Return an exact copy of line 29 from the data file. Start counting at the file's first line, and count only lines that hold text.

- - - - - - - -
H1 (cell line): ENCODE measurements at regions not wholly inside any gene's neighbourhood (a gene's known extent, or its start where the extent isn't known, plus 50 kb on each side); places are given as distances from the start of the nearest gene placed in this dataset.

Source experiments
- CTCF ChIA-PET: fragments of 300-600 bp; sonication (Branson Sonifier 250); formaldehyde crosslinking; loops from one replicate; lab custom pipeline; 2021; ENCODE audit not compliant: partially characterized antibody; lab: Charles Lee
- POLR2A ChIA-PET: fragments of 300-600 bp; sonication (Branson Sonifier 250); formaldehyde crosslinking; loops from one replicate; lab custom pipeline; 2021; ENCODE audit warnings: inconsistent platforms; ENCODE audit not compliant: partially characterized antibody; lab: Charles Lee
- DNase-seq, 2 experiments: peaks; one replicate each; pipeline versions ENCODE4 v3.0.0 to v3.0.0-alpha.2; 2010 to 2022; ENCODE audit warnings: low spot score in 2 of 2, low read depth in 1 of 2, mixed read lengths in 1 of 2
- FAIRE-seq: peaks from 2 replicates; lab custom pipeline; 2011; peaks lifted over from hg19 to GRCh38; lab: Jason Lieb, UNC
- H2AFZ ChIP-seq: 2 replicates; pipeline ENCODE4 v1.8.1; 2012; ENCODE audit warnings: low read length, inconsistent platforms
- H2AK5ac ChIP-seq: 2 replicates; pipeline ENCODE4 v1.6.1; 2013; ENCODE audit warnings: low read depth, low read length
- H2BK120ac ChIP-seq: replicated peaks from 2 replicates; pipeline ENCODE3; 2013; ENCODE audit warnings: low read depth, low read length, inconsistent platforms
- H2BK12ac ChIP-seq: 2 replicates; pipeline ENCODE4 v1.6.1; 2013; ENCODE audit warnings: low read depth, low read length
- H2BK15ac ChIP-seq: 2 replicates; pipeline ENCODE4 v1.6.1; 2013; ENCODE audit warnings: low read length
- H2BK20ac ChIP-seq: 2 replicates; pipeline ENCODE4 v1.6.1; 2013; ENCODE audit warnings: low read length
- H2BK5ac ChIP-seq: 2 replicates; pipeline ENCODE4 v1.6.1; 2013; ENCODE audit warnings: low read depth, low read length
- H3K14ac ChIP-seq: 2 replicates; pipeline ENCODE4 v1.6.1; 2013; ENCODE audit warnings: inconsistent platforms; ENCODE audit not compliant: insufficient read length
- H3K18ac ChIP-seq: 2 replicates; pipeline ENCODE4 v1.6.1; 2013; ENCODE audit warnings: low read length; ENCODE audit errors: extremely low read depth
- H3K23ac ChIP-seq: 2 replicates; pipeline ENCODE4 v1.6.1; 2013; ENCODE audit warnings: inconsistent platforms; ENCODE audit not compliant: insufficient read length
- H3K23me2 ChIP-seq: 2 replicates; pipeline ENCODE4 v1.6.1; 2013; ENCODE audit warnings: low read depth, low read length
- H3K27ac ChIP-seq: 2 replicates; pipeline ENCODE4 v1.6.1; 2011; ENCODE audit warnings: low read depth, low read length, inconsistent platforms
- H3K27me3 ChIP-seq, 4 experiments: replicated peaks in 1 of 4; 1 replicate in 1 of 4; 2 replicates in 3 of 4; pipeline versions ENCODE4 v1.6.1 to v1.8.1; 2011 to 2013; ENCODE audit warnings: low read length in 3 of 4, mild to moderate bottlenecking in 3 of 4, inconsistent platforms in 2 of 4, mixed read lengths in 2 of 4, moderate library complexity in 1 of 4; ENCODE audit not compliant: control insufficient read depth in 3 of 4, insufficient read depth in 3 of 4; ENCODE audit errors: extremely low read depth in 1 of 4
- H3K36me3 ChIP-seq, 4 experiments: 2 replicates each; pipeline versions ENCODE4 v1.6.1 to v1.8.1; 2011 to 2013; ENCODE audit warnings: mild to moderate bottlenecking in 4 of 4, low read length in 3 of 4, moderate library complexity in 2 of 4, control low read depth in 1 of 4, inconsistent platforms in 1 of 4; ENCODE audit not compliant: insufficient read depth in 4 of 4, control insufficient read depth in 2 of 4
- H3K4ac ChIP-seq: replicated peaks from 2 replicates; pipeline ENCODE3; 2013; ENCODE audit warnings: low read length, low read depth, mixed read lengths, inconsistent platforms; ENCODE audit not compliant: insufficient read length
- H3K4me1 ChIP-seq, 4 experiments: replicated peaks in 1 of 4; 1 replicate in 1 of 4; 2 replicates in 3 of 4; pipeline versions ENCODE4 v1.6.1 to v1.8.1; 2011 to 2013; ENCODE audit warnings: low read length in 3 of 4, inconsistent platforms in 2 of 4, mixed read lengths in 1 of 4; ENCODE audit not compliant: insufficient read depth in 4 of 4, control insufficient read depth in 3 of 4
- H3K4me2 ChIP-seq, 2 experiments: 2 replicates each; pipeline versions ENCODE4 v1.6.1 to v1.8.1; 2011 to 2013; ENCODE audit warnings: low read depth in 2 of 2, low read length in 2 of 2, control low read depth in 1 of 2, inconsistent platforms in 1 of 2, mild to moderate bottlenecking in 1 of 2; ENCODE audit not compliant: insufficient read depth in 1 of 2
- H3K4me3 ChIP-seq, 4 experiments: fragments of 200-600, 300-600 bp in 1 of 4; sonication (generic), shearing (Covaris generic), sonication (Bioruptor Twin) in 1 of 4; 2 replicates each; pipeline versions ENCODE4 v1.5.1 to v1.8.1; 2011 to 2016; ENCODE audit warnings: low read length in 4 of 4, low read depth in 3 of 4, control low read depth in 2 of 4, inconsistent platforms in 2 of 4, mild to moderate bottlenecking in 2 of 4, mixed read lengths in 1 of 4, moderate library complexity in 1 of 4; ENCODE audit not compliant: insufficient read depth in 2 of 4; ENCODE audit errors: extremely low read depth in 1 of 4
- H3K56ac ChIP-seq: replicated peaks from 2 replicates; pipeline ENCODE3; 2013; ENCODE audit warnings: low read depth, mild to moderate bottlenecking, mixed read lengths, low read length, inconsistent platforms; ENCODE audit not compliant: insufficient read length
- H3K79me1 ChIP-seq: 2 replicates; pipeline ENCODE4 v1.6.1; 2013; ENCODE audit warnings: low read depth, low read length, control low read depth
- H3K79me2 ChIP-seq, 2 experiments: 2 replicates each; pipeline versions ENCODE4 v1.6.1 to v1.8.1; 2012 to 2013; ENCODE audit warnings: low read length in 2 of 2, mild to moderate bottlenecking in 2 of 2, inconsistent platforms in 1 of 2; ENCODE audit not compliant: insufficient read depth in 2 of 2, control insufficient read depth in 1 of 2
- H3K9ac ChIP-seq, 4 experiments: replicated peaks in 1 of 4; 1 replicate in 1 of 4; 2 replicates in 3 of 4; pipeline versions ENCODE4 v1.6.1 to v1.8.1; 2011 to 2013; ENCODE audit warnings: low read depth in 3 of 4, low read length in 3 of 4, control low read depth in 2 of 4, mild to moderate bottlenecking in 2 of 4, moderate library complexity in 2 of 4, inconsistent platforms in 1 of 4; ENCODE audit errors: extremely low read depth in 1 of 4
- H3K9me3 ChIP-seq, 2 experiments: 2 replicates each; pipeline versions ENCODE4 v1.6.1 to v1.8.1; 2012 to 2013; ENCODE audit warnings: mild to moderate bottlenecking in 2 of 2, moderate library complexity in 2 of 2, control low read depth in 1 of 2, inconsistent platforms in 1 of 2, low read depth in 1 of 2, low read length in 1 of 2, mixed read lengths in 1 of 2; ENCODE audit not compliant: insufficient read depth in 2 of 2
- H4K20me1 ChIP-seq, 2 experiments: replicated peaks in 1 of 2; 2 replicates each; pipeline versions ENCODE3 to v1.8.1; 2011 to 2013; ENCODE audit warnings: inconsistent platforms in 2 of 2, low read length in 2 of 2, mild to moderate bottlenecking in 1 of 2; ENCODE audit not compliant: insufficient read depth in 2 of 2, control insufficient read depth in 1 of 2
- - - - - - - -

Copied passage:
- H3K9me3 ChIP-seq, 2 experiments: 2 replicates each; pipeline versions ENCODE4 v1.6.1 to v1.8.1; 2012 to 2013; ENCODE audit warnings: mild to moderate bottlenecking in 2 of 2, moderate library complexity in 2 of 2, control low read depth in 1 of 2, inconsistent platforms in 1 of 2, low read depth in 1 of 2, low read length in 1 of 2, mixed read lengths in 1 of 2; ENCODE audit not compliant: insufficient read depth in 2 of 2